Kristin Murphy, Deseret News
Utah's U.S. Attorney John Huber speaks at the 10th annual Utah National Security and Anti-Terrorism Conference at the Sheraton Salt Lake City Hotel on Wednesday, Aug. 30, 2017. Huber said on Thursday, Feb. 1, 2018, he wants local law enforcement to strategically use his office to reduce violent crime in the state.

SALT LAKE CITY — U.S. Attorney for Utah John Huber is well aware of the recent violence that has plagued the Magna area.

That's because he is a Magna resident.

For Huber, he says partnering with local and state law enforcement agencies to reduce violent crime in Utah's neighborhoods is a top priority.

"Every person deserves to live in a safe neighborhood," he said Thursday. "How much should we have to tolerate? Why should the U.S. attorney have to tolerate a gang member shooting a 17-year-old and state employee a block from my home in broad daylight? We can't close our eyes to it. Law enforcement partners tell me they need my help to bring justice to these people who would bring violence to our neighborhoods."

Huber spoke during an informal roundtable discussion with members of the media to talk about some of his office's accomplishments in 2017 and what goals he has for the current year.

Up until two years ago, Huber said violent crime had been steadily declining in Utah. And while the state's homicide rate is still low compared to much of the nation, aggravated assault and violent crime in general are both up, he said.

In 2017, federal prosecutors filed 144 cases involving gang members in Utah, Huber said. For 2018, he said he is working with local law enforcement agencies to continue the crackdown on gangs.

Recent violence on Salt Lake County's west side has mostly involved juvenile gang members who are too young to face federal prosecution. But Huber said his office is working to go after the older gang members, or the ones who are really in charge.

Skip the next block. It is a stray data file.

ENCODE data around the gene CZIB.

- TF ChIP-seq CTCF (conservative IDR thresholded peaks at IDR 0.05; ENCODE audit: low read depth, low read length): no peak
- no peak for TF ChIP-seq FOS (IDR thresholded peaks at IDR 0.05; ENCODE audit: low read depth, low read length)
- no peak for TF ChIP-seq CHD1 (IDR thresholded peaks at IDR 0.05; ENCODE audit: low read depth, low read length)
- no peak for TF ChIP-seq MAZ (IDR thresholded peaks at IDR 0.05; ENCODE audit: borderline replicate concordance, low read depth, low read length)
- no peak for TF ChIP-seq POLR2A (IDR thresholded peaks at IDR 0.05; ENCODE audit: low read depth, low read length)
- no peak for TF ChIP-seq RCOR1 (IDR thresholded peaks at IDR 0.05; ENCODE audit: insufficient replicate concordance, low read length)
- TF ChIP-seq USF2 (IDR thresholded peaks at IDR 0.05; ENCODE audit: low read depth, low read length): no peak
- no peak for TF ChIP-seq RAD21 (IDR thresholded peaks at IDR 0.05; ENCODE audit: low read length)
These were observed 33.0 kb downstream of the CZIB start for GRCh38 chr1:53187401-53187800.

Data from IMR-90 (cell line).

"We can go after organizations. We can go after the old guys, the ones who are the shot callers," he said. "You take out a shot caller, the young thug who is trying to be tough guy and prove himself, he doesn't have anyone to prove himself to."

Also in 2017, Huber's office filed 204 cases of federal firearms violations — the most in about 10 years. The U.S. attorney admitted the high number is due in part to his office asking local agencies to file cases federally.

"We're open. Bring us the referrals that will help your community," he said.

Huber said when his office decides which cases to pursue federally, he looks at the ones that will have the biggest impact on crime. The U.S. Attorney's Office currently has about a 90 percent conviction rate in Utah, Huber said, with about 80 percent of those convicted are being sent to prison.

As an example, Huber noted the case of Jarvis Charlie Cuch, 28, of Fort Duchesne, who faces up to 12 years in federal prison when he is sentenced later his month on firearms convictions.

"This guy is a one-man crime wave. … He's a disaster," Huber said. "This is the type of guy we go after. … If you can take a guy like Jarvis Cuch out of the Uintah Basin for 12 years, there will be a conspicuous sigh of relief among the residents of Roosevelt and Vernal. Because this guy is a wrecking ball.

"If you take out a felon with a gun who is sitting in your neighborhood, and now they're going to go to federal prison, that makes the neighborhood safer. That's the concept," he added.

On the issue of immigration, Huber said his office filed 300 cases for illegal re-entry into the country last year.

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"I'm not talking about 'Dreamers.' I'm not talking about someone who is trying to earn a living and raise a family. I'm talking about criminals who come into this country unlawfully, that are deported and come back," he said. "The people we prosecute on illegal re-entry cases, we don't find them in their home, we don't find them at their job, we find them in the county jail because they're there on a new offense, or they're there for skipping bail (or) they're there for past offenses. These people have no business being in our country and have no business victimizing us.

"We do not go after people who come here and otherwise want to abide by our rules. We're talking about crooks, thugs, abusers who hurt people and even hurt members of their own community. Those are the ones we go after," Huber said.

He said he would like the U.S. Attorney's Office to be used strategically to help solve local crime problems.

"Our goal is to bring down the violent crime rate," he said.